Happiness as a business concept might be difficult to pinpoint in terms of return on investment [ROI]. For some, the idea is too abstract to convince decision-makers to invest in workplace happiness. But what about the consequences of having an unhappy workforce and a culture?
To see if your organization is already experiencing the consequences and is in need of a course correction, watch out for these five signs:
According to Gallup’s 2017 State of the American Workplace report, 51% of currently employed adults say they are searching for new jobs or watching for new job opportunities. That’s half of your team – including your “star players.” When we look closer at millennials, 60% say they are currently looking for a new job.
Chances are, your employees are becoming increasingly aware of their options and regularly look out for new opportunities. With an unemployment rate at its lowest in more than a decade, the job market is becoming increasingly competitive, and it’s becoming more challenging to retain critical employees (and culture is a top reason people switch companies).
A turnover rate of around 10% is considered healthy and normal. If your employee turnover is higher, then look at why people are leaving [conduct exit interviews]. You’ll find that some of these concerns can be addressed through company culture.
It’s easy to confuse signs of burnout with signs of employee discontent because they are so closely linked. As a manager or boss, it is common to assume your employees/teams are performing poorly by their choice or as part of retaliation. That however, is not likely the case. What if you dig deeper?
Some signs to watch out for:
A further note about health and burnout:
Jeffrey Pfeffer’s new book, “Dying for a Paycheck,” found that there are 120,000 excess deaths per year attributed to the workplace, and they cause approximately $190 billion in incremental health care costs. If you could reduce or avoid burnout, how might those cost savings affect your organization?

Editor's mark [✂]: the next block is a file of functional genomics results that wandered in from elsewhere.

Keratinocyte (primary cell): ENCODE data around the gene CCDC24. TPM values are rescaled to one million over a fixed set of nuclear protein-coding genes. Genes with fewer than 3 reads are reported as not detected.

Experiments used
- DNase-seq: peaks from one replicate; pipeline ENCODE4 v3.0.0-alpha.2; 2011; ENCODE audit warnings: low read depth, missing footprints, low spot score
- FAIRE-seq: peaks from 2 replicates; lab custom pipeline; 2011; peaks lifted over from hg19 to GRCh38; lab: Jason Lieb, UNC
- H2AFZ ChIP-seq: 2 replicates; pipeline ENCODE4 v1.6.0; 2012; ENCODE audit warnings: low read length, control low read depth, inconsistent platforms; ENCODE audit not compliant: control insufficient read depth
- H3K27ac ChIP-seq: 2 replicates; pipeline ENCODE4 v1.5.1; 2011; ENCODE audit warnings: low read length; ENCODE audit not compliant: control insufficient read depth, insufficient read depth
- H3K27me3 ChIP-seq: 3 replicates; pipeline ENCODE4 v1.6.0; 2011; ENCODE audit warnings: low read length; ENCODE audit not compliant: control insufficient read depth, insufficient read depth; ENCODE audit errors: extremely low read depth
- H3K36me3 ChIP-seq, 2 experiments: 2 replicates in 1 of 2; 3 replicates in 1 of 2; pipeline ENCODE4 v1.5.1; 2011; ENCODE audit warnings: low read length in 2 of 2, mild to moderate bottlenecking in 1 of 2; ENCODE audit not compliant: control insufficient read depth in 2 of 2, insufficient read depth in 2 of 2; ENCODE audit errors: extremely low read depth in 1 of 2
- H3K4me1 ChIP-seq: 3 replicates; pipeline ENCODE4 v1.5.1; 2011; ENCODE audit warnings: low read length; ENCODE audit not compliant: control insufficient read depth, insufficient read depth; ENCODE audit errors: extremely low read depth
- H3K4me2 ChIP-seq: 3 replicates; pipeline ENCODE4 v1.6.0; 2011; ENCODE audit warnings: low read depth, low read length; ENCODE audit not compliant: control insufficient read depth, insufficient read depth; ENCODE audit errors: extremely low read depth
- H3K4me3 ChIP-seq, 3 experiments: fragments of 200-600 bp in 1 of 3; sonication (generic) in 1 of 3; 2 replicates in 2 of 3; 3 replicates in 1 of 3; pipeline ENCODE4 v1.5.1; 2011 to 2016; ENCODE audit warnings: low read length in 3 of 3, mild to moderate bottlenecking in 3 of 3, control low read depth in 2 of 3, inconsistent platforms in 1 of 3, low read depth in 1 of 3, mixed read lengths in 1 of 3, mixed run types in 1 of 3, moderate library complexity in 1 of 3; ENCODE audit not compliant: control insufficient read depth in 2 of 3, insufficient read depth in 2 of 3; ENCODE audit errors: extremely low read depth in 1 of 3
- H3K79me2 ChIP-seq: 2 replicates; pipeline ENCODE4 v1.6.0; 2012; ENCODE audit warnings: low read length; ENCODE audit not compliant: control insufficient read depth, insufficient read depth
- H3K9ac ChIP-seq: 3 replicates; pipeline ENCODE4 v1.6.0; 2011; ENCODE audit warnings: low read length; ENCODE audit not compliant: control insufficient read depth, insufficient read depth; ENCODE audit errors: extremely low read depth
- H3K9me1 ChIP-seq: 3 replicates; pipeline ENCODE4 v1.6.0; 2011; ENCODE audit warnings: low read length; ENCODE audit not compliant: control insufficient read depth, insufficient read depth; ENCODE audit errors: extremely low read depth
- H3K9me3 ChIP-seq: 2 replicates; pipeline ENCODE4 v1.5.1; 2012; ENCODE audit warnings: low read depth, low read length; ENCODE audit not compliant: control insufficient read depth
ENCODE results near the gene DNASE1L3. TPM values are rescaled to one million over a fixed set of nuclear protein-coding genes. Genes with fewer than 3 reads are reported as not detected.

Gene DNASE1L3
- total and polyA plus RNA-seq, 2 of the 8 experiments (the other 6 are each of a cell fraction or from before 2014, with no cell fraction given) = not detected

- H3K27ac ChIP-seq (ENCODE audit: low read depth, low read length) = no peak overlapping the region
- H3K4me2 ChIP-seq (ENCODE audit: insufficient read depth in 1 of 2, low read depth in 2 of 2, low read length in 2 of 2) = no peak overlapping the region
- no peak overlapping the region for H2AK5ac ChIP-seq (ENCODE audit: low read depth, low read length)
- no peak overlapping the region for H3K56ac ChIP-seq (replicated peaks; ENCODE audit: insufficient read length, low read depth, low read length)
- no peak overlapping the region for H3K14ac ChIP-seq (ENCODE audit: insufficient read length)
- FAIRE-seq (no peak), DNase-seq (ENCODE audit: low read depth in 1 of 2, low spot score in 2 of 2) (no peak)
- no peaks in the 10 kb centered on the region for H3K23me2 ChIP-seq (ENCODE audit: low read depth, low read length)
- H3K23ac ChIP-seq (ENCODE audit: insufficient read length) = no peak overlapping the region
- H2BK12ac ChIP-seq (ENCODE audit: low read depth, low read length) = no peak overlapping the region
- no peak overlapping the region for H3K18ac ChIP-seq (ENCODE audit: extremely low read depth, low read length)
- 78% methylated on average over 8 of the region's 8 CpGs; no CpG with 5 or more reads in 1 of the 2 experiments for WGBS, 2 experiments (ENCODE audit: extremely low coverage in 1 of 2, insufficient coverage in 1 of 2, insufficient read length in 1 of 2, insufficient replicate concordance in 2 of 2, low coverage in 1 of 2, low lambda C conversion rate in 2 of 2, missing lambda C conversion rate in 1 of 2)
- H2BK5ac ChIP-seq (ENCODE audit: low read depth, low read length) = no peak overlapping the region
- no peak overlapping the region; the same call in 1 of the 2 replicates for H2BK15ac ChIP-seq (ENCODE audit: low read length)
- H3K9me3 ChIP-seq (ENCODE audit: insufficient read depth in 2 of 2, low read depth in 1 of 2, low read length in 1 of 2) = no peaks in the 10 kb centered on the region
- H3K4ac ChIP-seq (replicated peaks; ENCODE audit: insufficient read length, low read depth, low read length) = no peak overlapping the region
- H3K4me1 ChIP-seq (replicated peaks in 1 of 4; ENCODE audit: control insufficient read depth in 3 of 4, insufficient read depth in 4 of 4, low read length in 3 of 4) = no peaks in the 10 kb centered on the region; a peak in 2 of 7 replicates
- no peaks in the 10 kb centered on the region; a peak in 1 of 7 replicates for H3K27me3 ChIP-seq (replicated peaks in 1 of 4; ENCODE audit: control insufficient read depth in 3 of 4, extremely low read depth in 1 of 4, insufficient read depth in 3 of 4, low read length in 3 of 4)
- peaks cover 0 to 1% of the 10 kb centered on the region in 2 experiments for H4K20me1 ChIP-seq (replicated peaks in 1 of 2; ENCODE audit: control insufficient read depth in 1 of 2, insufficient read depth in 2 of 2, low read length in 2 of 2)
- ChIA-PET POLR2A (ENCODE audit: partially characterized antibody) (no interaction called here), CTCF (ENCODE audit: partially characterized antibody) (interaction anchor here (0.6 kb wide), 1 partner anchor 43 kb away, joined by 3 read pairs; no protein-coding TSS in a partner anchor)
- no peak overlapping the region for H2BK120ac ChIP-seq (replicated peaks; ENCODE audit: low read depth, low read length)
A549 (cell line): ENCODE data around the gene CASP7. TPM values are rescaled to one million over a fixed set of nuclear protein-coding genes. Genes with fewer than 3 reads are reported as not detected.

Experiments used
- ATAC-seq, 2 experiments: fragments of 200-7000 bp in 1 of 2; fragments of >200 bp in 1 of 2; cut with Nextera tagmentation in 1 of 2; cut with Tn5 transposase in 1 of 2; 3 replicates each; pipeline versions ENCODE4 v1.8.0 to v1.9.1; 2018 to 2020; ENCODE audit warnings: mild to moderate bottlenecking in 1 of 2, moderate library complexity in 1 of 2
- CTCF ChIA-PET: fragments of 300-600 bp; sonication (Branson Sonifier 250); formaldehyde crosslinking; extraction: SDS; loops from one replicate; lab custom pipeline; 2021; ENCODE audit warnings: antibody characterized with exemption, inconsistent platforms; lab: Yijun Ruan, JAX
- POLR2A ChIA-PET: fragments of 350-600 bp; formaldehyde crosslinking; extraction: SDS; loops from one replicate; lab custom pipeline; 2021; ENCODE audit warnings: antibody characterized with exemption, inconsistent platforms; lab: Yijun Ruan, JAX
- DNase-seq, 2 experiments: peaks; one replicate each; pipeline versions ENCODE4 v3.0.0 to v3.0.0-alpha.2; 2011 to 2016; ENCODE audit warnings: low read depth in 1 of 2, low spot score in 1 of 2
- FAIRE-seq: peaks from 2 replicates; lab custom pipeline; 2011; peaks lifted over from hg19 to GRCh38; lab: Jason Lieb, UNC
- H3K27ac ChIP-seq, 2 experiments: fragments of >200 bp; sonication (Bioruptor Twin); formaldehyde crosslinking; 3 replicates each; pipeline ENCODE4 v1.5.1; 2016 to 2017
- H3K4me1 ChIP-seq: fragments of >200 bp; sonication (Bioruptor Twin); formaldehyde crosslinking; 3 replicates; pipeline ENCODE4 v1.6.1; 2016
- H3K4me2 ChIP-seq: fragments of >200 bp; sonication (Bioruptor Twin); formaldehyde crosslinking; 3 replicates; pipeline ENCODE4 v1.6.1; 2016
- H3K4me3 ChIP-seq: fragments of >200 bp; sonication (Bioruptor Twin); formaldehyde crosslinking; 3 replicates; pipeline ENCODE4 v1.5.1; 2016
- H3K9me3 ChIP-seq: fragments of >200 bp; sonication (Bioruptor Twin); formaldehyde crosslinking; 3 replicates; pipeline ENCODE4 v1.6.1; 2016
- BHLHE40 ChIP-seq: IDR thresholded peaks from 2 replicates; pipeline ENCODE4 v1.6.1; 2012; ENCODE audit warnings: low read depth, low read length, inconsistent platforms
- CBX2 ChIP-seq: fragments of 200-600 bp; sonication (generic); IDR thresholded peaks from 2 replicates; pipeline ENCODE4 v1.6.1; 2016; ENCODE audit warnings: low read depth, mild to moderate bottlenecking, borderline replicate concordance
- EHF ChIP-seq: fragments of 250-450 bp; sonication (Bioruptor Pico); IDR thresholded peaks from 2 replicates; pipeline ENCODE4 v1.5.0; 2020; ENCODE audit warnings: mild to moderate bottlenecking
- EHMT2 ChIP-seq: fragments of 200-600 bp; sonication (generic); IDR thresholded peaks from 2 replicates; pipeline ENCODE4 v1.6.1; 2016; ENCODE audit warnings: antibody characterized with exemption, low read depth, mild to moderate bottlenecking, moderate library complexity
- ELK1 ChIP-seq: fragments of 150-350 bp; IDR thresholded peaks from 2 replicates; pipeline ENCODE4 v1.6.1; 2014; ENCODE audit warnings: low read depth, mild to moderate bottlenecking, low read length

Are your projections off when you compare them to your organization’s actual performance? Of those factors, did you consider the happiness and motivation of your employees and what happens to performance when they dip?
We expect our employees to do their work only because we hired them to do so. That mentality treats them as if they were A.I instead of people with feelings, intrinsic motivators, and life challenges.
Humans can do extraordinary things when they have a sense of progress, connectedness, and control in their roles.
They need a culture that supports those elements in their everyday work structure.
4) You’re About to Scale
Whether you’re a part of an organization with five employees or fifty, expansion can be daunting. Your tight-knit company culture has to imprint itself onto each new hire, department, and team. If not, your organizational alignment might get thrown off, and your new hires may end up being costly in the long run.
Read how Alamo Drafthouse scaled their culture through business expansion, download the case study here.
For companies that want to maintain a reputation for WOW customer experiences, scaling their culture is necessary. If not, how can your new employees feel motivated and invested enough to create memorable customer moments?
Want to learn more about the benefits and ROI of employee happiness?